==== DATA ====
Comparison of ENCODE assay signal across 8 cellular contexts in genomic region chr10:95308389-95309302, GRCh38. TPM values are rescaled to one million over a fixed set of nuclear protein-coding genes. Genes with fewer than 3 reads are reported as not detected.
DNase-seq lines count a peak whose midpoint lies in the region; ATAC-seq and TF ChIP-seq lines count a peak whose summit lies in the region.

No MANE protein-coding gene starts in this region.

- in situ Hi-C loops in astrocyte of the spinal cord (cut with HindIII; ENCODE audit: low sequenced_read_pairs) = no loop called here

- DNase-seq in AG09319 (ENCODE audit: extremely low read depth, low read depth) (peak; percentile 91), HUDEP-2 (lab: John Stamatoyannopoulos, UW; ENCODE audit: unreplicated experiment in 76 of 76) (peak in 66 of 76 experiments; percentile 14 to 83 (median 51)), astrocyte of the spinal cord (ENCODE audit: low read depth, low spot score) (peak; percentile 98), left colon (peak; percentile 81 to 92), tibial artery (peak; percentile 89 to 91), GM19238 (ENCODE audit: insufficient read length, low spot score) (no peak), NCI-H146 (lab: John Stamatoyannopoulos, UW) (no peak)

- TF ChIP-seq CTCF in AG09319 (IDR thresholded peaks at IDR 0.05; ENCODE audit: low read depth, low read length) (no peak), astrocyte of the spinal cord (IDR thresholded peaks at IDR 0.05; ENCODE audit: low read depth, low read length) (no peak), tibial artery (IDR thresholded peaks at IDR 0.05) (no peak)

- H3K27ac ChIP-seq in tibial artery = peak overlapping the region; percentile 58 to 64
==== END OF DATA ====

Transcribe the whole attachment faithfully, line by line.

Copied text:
Comparison of ENCODE assay signal across 8 cellular contexts in genomic region chr10:95308389-95309302, GRCh38. TPM values are rescaled to one million over a fixed set of nuclear protein-coding genes. Genes with fewer than 3 reads are reported as not detected.
DNase-seq lines count a peak whose midpoint lies in the region; ATAC-seq and TF ChIP-seq lines count a peak whose summit lies in the region.

No MANE protein-coding gene starts in this region.

- in situ Hi-C loops in astrocyte of the spinal cord (cut with HindIII; ENCODE audit: low sequenced_read_pairs) = no loop called here

- DNase-seq in AG09319 (ENCODE audit: extremely low read depth, low read depth) (peak; percentile 91), HUDEP-2 (lab: John Stamatoyannopoulos, UW; ENCODE audit: unreplicated experiment in 76 of 76) (peak in 66 of 76 experiments; percentile 14 to 83 (median 51)), astrocyte of the spinal cord (ENCODE audit: low read depth, low spot score) (peak; percentile 98), left colon (peak; percentile 81 to 92), tibial artery (peak; percentile 89 to 91), GM19238 (ENCODE audit: insufficient read length, low spot score) (no peak), NCI-H146 (lab: John Stamatoyannopoulos, UW) (no peak)

- TF ChIP-seq CTCF in AG09319 (IDR thresholded peaks at IDR 0.05; ENCODE audit: low read depth, low read length) (no peak), astrocyte of the spinal cord (IDR thresholded peaks at IDR 0.05; ENCODE audit: low read depth, low read length) (no peak), tibial artery (IDR thresholded peaks at IDR 0.05) (no peak)

- H3K27ac ChIP-seq in tibial artery = peak overlapping the region; percentile 58 to 64